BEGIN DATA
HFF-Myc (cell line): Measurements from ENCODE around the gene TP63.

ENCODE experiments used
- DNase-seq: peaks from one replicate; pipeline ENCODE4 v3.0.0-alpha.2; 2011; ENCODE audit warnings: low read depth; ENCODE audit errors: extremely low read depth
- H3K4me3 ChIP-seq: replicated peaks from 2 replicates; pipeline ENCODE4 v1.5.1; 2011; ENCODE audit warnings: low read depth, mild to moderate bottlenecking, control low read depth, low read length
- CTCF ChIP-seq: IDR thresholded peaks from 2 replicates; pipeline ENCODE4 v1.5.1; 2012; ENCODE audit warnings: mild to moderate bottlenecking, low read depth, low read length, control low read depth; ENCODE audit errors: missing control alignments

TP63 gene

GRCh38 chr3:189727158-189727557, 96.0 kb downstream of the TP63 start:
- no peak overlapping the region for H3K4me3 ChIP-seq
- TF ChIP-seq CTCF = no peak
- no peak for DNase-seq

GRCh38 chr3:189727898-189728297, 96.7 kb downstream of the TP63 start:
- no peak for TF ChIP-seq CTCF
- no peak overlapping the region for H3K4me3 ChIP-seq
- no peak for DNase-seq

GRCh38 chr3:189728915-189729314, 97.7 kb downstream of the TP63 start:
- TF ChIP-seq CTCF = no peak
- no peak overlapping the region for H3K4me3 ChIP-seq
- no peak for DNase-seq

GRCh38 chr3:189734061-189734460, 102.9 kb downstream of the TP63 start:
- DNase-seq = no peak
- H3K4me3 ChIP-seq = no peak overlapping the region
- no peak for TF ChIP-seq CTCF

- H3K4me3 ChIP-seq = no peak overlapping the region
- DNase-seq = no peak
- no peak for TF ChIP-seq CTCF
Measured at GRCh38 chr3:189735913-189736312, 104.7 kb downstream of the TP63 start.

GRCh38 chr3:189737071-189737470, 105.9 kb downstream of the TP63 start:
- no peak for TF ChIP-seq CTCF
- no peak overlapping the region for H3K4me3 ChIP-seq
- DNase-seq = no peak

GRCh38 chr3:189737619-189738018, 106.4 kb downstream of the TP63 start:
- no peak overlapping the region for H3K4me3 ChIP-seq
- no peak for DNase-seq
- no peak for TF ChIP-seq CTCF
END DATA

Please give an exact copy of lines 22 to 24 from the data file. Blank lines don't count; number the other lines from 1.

- no peak for TF ChIP-seq CTCF

- H3K4me3 ChIP-seq = no peak overlapping the region
- DNase-seq = no peak